23 May

The red light is on – even when it’s not!

Anyone who goes before a camera or a microphone should remember one thing – Gordon Brown and Gillian Duffy in the 2010 General Election campaign. It’s enough to make you come out in a cold sweat just thinking about it! How such an experienced politician with a whole host of advisers could make such a schoolboy error beggars belief, but it happened. When you are in the vicinity of cameras or microphones, even if you think they’re off, do not say anything you wouldn’t mind being broadcast.

There is also a recording doing the rounds of newsrooms of a politician sitting in a remote studio in Westminster making unmentionable noises before being interviewed – it’s never been broadcast but it doesn’t do reputations any favours. The danger of a remote studio is that it doesn’t feel like an interview situation, it’s likely you’ll be on your own so you think you can say or do what you like before or after the interview. It’s caught out a lot of people, so be careful, when you’re in that studio whether you think the camera or mic is live or not, behave as if you’re broadcasting to the nation.

TV and radio presenters and producers are by and large nice people – that’s their job. Part of what they do before they interview you is to put you at ease and make you feel comfortable, they’ll chat to you in the green room or before going on air: Remember, they’re journalists, nothing you say is off the record.

No one thinks they’ll make obvious mistakes – but they happen and when they do – they’re costly.

 

16 Apr

Facing up to bad news

Who’d have wanted to be Philip Clarke this morning? You wouldn’t have blamed him for crawling back under the duvet rather than face the media to defend another year of Tesco’s falling profits. To his credit he took the bull by the horns and did a pretty good job at putting a positive spin on a negative corporate story, and all this amid calls from some significant investors for him to step down.

Group profits down 6%, like for like sales down 1.4%, not a great position to be in, but Philip Clarke took the opportunity to send out his positive messages: Tesco is in the middle of significant change which will take 3 years, they are a strong business holding the middle market position, they anticipated change in the trading environment and are responding to it. He even managed to paint some colourful images of happy shoppers and smiling staff in some of the newly refurbished stores and to make the point that he “plans to stay and finish the job”.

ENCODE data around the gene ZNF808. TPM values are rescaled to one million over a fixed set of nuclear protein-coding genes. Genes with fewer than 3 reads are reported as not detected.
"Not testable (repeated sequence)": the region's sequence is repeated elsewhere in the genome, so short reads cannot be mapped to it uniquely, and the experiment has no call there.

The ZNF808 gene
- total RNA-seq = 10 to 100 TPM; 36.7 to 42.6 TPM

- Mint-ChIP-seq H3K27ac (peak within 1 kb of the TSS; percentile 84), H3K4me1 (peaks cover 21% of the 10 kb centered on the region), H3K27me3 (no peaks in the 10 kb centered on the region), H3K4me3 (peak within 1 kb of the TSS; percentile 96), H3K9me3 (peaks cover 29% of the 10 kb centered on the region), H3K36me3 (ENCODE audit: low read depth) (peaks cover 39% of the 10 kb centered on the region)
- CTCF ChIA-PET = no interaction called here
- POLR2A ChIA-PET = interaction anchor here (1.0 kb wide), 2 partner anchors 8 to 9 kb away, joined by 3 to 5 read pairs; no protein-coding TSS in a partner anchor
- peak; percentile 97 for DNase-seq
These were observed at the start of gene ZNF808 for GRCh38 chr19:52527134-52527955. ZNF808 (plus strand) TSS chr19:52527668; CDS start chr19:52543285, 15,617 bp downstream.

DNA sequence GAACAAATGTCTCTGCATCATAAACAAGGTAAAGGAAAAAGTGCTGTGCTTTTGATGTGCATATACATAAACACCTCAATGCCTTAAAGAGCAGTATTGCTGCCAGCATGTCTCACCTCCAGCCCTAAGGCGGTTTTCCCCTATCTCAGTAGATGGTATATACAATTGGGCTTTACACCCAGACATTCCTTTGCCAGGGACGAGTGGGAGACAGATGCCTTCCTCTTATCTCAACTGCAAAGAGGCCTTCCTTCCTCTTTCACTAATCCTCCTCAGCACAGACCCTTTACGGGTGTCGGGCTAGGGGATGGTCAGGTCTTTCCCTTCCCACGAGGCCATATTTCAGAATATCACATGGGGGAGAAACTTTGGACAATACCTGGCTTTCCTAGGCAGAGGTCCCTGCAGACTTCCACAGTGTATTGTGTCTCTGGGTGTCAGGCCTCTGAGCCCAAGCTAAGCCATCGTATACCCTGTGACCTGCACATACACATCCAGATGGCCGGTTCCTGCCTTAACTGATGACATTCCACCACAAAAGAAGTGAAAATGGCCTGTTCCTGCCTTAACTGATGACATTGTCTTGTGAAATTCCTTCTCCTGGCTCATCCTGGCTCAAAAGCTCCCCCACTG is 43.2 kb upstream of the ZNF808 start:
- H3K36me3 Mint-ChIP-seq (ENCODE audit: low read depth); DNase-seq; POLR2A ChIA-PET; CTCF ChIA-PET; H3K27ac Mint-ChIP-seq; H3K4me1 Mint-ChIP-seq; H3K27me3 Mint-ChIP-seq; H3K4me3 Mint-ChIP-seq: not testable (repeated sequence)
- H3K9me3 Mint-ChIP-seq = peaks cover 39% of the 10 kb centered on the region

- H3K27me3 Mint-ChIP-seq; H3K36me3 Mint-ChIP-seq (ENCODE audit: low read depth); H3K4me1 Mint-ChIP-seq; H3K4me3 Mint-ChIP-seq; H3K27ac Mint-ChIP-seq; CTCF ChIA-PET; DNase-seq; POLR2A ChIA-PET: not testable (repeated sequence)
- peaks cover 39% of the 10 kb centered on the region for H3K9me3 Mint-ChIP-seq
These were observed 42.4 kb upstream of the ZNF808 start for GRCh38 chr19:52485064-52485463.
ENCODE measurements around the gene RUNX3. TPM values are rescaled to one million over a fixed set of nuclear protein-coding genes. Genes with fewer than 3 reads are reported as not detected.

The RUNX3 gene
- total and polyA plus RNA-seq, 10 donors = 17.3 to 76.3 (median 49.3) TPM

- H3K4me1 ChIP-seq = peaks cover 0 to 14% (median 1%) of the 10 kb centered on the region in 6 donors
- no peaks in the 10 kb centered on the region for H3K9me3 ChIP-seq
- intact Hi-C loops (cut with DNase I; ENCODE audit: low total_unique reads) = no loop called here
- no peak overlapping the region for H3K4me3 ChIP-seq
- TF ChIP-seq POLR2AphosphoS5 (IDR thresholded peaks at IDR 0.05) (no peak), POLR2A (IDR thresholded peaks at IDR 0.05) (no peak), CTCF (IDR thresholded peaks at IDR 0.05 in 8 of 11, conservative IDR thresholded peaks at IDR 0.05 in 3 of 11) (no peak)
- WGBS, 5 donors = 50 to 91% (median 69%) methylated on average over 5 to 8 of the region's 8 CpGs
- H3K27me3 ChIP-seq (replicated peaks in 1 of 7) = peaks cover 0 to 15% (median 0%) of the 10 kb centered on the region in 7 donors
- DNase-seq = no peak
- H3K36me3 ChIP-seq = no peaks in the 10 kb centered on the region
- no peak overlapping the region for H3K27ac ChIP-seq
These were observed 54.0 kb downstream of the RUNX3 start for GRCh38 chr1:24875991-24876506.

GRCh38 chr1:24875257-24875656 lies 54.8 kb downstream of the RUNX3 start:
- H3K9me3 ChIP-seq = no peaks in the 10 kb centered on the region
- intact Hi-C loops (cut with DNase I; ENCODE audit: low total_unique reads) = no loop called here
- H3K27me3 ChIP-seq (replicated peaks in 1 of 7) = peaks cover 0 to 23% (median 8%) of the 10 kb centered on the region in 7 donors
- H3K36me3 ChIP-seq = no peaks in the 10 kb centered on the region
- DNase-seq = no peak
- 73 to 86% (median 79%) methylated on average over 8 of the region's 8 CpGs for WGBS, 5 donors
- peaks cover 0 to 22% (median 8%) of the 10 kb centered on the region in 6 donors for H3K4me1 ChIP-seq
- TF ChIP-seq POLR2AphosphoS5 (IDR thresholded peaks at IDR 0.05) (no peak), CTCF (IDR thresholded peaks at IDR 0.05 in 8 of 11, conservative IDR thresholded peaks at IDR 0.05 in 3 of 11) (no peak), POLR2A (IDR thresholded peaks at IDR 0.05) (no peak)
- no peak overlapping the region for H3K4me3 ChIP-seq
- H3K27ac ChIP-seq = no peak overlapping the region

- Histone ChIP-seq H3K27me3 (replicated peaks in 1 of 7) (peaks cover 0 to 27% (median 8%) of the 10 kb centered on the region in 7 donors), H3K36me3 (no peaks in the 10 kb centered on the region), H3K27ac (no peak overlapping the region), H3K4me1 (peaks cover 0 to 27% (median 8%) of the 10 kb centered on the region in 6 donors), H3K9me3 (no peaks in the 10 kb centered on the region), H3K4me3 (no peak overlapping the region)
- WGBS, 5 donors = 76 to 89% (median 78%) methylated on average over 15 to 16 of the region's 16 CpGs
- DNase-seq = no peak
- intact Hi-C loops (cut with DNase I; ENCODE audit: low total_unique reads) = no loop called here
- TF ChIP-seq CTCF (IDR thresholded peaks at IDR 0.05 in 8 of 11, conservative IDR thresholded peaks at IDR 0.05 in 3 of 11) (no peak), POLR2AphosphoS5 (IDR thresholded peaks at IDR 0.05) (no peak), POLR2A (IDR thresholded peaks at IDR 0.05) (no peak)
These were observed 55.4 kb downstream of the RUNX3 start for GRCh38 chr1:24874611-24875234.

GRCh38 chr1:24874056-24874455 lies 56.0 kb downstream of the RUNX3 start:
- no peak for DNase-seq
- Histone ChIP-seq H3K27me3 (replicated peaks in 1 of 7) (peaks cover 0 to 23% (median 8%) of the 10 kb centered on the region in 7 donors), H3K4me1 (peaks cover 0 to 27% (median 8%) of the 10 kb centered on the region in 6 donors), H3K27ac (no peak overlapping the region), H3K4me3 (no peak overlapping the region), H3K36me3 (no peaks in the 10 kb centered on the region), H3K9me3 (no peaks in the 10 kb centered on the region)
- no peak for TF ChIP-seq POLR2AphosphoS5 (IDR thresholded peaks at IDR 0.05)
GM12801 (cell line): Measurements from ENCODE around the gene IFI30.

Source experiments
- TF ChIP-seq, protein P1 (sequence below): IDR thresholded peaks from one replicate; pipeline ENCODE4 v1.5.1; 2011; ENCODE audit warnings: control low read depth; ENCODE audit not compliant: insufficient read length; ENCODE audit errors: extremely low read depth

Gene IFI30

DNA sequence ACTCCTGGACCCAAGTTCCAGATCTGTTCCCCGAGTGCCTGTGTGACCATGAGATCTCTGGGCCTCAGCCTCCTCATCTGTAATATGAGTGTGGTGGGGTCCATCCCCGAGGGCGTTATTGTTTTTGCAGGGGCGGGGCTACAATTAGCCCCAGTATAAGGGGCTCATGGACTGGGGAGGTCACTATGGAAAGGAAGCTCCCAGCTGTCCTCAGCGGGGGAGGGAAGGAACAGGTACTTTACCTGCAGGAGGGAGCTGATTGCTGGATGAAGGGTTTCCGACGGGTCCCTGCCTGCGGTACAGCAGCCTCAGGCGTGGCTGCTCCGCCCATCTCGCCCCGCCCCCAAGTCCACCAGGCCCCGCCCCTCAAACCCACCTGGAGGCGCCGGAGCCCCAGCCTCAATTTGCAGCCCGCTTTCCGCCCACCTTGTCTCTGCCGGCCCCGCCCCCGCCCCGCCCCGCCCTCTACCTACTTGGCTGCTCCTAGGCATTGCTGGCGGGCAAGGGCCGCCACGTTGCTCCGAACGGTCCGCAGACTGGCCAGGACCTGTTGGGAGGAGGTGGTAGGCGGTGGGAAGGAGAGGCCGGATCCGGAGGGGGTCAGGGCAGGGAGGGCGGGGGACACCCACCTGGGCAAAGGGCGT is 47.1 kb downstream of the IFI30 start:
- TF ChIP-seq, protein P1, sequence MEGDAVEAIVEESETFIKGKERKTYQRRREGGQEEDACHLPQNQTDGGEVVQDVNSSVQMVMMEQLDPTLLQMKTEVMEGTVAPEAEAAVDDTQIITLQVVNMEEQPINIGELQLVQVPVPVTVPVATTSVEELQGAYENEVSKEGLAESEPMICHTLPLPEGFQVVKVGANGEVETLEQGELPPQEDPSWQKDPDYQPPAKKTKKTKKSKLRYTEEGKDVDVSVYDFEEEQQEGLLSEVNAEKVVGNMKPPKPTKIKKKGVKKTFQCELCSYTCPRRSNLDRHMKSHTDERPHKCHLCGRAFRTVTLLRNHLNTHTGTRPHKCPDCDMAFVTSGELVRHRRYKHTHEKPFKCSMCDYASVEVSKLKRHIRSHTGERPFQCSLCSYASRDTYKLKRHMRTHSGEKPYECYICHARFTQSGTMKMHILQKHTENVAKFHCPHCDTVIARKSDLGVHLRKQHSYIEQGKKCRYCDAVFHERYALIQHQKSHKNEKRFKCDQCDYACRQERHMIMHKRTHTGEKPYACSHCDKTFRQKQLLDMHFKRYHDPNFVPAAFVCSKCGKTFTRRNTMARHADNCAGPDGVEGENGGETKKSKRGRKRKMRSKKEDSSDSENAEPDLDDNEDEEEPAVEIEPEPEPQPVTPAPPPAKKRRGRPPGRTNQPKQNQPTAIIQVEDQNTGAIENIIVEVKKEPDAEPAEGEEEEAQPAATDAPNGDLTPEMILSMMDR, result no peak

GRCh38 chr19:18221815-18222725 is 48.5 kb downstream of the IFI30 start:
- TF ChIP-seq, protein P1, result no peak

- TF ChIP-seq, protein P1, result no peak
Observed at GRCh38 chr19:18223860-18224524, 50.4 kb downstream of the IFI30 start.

So what did we take away from his interview? Shoppers would have been encouraged to know that Tesco shops are going to improve, that they’ll be able to use smartphones to shop and that Tesco plans to slash more prices. Investors weren’t put off as early trading saw the share price rise by 5% as the results weren’t as bad as forecast.

All in all it was worth it for Philip Clarke to get out of bed this morning, he realised you can’t hide from bad news in fact you need to control it and make the most of whatever media opportunity you’re given, having said that he’s clearly far from out of the woods yet.

 

20 Mar

A distraction, detracts

Back in November Ed Miliband was heavily pushing Labour’s childcare policy, as usual he did the round of broadcast interviews starting off with breakfast television.

That morning his hair looked particularly tousled and slightly damp, like he’d literally just left the shower (which he quite possibly had). Was this a new look he was going for? Was this a response to George Osborne’s new haircut? Did he think he could attract younger voters with his new hairstyle? Or had he simply missed his last hair appointment and got up late? All questions which I was mulling over as I watched and judging from the papers the next day the same thoughts were being had by several columnists.